What is a Parenting Agreement?
A Parenting Agreement may also be known as a Custody Agreement, a Custody and Visitation Agreement, a Co-Parenting Agreement, or a Parenting Agreement. It goes by many different names but it is basically a document that both spouses negotiate and agree on regarding the custody of their children after a divorce. The parenting agreement is usually included in the divorce decree, or a Separation Agreement if the parties were not married.
The Parenting Agreement will generally cover such topics as:
- Where the child(ren) will live
- The child(ren)’s visitation schedule
- What times and what days the child(ren) will be in which parent’s house
- How the major holidays will be divided between the parents
- How vacations and birthdays will be shared between the parents
- The parents’ right to communicate with their children when they are with the other parent
- The parents’ right to information from the children’s school or medical records
- How changes to the agreement may be made by both parents.
Parenting Agreements are a good idea for the parties to have as it gives the parents and the children consistency and predictability related to the visitation schedule. This is a big help in relieving some of the anxiety and the stress that children are dealing with while their parents are going through a divorce.
Once a parenting agreement has been signed by the judge and filed with the court, it becomes a binding court order, which parties must follow and abide by. The failure to abide by the agreement can result in the guilty party being held in contempt of court. This can have negative consequences related to visitations for the party who is not abiding by the agreement. For example, a party who is not returning the child(ren) at the time that they’re supposed to return them, or the parent who takes the children out of the state for longer periods than they were supposed to, can face consequences where the court can minimize the time that they can spend with the child(ren).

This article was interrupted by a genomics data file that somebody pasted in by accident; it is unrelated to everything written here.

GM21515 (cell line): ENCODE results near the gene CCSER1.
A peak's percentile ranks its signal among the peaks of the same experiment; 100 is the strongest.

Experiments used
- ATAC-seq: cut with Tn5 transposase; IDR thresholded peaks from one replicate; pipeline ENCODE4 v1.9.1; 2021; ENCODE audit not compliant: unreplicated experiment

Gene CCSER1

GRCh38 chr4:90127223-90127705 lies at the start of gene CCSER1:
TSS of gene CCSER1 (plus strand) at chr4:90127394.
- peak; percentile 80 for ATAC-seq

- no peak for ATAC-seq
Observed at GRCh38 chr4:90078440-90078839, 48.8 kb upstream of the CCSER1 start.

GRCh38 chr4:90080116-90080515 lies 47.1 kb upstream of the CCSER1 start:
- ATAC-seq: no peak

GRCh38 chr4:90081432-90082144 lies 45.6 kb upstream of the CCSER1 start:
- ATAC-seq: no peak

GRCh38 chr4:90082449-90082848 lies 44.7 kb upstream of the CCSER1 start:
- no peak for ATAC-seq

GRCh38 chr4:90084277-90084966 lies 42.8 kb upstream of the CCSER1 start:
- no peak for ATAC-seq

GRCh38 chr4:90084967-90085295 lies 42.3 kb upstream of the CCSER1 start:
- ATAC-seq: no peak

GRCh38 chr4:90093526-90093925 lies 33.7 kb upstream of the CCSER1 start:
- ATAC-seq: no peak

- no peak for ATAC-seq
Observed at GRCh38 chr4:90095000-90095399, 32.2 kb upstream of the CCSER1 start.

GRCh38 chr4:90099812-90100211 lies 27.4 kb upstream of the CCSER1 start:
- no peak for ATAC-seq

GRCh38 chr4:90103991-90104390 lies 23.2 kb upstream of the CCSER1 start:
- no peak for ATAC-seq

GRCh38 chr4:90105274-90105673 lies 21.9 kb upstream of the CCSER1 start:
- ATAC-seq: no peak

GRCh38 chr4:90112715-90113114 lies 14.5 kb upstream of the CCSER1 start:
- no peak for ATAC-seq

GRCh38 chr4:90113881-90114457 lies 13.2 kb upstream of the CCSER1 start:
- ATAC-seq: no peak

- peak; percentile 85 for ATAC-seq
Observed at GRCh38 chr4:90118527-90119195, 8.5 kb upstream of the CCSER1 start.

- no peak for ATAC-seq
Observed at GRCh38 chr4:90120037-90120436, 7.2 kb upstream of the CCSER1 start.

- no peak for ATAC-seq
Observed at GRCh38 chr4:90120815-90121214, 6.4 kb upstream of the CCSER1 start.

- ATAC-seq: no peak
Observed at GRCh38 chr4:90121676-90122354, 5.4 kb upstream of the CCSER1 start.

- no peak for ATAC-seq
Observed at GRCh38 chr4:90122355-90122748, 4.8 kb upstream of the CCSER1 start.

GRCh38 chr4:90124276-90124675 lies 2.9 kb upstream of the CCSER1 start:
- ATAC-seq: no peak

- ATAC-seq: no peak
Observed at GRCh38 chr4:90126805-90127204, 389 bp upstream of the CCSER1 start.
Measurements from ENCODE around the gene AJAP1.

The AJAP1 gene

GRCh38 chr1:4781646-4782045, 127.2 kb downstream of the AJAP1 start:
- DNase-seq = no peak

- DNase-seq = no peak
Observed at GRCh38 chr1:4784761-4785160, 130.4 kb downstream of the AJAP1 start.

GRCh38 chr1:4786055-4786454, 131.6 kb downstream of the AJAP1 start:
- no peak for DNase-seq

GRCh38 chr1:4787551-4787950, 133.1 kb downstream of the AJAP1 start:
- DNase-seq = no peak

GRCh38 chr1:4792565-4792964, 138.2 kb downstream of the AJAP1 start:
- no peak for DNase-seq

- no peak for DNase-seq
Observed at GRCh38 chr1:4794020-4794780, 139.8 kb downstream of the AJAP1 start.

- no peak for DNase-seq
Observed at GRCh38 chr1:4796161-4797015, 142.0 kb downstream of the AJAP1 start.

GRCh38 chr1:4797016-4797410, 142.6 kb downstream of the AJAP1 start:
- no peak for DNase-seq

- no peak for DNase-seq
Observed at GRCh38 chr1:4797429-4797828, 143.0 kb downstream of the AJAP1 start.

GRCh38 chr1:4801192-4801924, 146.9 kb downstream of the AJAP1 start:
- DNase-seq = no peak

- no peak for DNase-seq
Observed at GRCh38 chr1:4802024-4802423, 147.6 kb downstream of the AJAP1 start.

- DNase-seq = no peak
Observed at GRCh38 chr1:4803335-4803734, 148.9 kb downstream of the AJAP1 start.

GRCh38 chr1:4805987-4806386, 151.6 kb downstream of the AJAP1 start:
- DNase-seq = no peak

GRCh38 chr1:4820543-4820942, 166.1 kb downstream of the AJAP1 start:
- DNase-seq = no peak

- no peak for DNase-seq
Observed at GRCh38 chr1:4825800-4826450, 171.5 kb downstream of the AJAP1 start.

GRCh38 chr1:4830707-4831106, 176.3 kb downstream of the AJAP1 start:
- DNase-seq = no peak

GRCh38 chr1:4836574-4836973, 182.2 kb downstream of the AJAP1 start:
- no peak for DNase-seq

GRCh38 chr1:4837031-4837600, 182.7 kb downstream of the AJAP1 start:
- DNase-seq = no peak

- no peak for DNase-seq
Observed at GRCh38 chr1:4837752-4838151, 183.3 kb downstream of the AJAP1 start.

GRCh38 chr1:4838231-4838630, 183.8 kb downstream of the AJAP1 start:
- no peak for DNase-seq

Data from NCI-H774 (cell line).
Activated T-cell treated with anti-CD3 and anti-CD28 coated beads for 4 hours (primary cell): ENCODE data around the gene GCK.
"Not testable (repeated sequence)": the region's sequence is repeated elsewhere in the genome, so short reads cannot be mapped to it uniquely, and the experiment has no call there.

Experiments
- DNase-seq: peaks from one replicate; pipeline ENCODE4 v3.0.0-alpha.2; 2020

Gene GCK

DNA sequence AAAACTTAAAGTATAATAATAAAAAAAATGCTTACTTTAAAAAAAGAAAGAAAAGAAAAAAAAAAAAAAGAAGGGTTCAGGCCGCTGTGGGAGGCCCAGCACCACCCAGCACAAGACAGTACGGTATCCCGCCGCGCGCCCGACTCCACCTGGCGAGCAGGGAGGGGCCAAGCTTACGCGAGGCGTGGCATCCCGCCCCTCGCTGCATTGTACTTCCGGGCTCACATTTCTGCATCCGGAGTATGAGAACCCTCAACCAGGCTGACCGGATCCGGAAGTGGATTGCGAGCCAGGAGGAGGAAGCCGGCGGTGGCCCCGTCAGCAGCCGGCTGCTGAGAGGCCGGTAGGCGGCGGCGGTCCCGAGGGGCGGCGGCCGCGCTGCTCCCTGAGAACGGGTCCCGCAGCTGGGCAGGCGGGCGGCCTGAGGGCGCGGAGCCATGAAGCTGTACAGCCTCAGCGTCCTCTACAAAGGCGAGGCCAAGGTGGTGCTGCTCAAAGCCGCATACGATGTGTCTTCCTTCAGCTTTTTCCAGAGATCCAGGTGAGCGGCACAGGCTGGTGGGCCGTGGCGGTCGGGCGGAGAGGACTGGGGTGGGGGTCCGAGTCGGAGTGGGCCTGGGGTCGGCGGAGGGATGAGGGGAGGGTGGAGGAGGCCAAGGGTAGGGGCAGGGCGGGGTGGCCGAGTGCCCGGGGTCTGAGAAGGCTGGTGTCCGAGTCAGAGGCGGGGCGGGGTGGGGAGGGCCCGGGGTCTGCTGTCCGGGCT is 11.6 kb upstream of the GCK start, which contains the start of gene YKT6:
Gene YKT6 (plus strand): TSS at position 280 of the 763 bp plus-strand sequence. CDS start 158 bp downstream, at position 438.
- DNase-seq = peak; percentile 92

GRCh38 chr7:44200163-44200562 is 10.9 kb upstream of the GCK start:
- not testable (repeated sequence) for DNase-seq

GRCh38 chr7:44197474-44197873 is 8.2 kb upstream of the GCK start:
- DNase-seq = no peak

It’s generally very beneficial to divorced parents and children of divorce to have a parenting agreement in place. It’s also important to abide by the agreement. Like I stated before, make it a better, easier, and more predictable expectation for all the parties involved.
If you are considering divorce or have questions about your current parenting agreement, contact our office to speak with an experienced family law attorney. Our office can be reached at (702) 998-1188, email@example.com, or by scheduling a consultation online.
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